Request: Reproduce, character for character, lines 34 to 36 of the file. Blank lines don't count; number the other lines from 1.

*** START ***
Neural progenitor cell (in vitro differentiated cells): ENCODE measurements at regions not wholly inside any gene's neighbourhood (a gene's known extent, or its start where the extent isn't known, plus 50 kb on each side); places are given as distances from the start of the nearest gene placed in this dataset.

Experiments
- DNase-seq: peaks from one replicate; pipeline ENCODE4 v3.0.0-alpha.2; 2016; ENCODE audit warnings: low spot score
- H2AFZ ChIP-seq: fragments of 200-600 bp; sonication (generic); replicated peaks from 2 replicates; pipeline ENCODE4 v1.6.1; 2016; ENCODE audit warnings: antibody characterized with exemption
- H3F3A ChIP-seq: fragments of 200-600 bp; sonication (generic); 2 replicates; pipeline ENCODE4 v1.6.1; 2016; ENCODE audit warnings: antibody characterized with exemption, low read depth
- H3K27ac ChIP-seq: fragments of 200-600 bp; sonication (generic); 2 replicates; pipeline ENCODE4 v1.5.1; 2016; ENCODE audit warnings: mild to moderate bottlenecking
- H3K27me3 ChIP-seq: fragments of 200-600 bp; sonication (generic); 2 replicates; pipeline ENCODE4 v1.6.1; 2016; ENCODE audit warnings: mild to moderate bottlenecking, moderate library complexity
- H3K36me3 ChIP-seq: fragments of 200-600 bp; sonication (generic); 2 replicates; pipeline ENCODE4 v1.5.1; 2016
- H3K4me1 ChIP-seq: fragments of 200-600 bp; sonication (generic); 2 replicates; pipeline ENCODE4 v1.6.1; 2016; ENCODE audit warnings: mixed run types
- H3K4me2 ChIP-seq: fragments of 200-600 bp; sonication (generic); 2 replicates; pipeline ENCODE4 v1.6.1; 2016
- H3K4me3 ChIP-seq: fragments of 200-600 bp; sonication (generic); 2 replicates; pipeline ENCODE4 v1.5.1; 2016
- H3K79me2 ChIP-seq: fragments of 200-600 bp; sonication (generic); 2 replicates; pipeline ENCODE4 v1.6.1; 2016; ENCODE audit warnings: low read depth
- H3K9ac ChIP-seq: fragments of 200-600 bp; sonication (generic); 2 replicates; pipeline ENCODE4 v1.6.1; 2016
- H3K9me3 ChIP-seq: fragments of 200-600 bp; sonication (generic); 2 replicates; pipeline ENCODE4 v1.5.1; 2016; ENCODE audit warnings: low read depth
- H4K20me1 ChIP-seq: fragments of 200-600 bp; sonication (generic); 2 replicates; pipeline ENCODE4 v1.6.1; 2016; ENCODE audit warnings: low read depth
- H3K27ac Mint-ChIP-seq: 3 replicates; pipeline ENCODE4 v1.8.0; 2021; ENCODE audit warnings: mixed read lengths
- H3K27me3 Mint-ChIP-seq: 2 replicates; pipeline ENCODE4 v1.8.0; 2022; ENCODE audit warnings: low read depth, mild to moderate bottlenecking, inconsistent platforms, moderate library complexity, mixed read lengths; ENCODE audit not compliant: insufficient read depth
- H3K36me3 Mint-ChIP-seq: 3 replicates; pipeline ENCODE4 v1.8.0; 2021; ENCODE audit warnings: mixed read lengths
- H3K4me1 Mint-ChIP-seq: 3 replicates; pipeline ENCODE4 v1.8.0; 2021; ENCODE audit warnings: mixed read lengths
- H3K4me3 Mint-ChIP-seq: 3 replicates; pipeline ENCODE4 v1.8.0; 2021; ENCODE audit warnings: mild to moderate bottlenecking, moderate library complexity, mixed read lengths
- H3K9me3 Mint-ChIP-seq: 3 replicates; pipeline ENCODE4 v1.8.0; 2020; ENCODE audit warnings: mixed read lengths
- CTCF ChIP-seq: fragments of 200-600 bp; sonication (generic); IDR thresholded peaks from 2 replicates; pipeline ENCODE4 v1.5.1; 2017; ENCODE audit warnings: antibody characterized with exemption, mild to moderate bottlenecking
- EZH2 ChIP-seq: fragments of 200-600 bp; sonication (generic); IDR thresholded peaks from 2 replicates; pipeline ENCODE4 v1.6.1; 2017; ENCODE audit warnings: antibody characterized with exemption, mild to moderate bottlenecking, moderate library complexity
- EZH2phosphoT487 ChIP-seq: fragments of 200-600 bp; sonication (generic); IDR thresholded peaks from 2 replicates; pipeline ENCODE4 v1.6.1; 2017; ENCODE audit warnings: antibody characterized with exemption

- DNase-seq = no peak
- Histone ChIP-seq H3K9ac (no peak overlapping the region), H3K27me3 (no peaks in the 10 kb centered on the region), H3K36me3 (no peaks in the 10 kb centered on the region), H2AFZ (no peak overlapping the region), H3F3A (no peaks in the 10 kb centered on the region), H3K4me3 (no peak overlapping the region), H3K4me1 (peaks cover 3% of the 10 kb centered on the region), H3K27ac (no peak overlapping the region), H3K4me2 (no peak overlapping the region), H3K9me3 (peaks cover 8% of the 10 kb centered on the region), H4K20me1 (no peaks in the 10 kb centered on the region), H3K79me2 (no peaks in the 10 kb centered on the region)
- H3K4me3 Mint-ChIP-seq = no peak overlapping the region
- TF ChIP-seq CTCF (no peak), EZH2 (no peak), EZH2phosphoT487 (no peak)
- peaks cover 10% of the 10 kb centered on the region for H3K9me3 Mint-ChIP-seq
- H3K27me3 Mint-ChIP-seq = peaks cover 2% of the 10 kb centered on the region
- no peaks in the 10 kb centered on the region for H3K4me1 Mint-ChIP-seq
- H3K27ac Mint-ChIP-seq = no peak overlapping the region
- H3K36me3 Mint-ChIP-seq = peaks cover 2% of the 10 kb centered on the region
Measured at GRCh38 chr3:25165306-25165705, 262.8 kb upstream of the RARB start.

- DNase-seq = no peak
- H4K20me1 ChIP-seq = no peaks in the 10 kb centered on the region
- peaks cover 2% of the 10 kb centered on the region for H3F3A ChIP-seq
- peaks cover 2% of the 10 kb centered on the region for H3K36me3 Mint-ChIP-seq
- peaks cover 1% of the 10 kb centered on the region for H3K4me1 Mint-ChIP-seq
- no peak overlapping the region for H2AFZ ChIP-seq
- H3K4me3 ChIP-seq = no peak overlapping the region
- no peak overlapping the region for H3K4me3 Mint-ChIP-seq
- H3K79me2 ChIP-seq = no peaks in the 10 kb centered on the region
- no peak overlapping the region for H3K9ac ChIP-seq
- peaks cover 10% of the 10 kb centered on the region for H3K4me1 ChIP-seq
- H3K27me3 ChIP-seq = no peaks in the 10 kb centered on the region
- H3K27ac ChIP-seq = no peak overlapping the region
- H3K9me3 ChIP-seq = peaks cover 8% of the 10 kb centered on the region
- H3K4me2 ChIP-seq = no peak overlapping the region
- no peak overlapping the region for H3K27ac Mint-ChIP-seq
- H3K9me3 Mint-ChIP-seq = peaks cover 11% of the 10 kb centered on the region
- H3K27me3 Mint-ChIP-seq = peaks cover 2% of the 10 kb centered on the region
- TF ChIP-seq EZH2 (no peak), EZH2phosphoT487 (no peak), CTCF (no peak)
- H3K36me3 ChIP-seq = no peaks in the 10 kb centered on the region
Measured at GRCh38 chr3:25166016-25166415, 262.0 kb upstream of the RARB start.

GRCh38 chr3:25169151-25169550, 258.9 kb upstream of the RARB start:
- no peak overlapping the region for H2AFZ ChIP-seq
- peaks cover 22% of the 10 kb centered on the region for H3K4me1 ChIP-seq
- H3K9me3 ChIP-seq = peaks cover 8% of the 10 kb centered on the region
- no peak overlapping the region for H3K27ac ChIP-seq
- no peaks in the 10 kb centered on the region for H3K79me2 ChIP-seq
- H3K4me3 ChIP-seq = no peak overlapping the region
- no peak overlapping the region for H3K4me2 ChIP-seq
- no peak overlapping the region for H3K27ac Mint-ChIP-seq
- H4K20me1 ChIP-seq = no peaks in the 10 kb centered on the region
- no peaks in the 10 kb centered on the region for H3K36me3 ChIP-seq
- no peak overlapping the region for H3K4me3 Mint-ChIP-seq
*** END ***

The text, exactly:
Measured at GRCh38 chr3:25165306-25165705, 262.8 kb upstream of the RARB start.

- DNase-seq = no peak
- H4K20me1 ChIP-seq = no peaks in the 10 kb centered on the region